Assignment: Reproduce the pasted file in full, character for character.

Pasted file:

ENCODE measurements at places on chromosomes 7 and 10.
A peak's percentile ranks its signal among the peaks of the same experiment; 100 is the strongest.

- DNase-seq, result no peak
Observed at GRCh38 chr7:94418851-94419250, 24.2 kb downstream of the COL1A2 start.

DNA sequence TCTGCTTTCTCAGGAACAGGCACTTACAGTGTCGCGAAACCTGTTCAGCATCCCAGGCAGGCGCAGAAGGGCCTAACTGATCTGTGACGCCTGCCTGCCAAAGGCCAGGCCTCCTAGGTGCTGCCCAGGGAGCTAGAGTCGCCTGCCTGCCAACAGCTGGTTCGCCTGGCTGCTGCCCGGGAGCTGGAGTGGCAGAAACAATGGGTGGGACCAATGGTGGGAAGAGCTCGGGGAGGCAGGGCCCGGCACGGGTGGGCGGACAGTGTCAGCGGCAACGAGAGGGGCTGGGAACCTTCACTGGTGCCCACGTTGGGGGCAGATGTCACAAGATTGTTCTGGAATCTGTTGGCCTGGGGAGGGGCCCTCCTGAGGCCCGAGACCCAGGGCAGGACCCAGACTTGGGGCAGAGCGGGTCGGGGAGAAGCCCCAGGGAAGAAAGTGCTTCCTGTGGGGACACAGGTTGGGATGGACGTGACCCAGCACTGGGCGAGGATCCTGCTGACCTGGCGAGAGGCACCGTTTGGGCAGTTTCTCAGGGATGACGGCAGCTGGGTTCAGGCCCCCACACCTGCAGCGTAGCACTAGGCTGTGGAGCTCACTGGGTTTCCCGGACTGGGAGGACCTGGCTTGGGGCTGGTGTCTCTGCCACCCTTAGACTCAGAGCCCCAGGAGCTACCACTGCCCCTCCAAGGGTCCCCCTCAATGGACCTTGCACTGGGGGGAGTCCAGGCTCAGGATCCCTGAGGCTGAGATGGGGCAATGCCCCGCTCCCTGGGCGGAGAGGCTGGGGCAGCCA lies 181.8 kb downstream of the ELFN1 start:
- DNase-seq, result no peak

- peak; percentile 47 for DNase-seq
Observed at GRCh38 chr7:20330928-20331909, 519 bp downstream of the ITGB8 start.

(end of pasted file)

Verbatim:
ENCODE measurements at places on chromosomes 7 and 10.
A peak's percentile ranks its signal among the peaks of the same experiment; 100 is the strongest.

- DNase-seq, result no peak
Observed at GRCh38 chr7:94418851-94419250, 24.2 kb downstream of the COL1A2 start.

DNA sequence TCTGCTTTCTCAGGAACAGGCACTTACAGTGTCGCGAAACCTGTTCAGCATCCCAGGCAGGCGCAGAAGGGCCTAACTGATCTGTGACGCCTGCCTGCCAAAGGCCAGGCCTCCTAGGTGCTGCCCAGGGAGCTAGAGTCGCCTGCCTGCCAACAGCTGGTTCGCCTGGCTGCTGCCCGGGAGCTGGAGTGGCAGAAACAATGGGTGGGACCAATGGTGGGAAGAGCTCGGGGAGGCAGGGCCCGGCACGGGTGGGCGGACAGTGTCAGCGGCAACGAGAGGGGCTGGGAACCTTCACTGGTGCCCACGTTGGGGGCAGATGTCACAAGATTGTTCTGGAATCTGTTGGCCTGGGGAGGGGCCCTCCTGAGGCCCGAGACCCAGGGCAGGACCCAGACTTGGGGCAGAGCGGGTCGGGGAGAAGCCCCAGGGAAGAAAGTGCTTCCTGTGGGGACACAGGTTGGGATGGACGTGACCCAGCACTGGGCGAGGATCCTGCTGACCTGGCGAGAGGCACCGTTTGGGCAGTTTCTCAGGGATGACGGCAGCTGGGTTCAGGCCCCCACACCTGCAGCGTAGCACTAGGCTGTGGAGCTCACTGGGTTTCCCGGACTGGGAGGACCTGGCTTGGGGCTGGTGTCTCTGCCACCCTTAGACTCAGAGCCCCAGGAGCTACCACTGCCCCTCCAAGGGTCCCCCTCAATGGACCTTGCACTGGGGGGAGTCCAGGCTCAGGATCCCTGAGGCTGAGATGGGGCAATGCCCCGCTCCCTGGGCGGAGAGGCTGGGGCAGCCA lies 181.8 kb downstream of the ELFN1 start:
- DNase-seq, result no peak

- peak; percentile 47 for DNase-seq
Observed at GRCh38 chr7:20330928-20331909, 519 bp downstream of the ITGB8 start.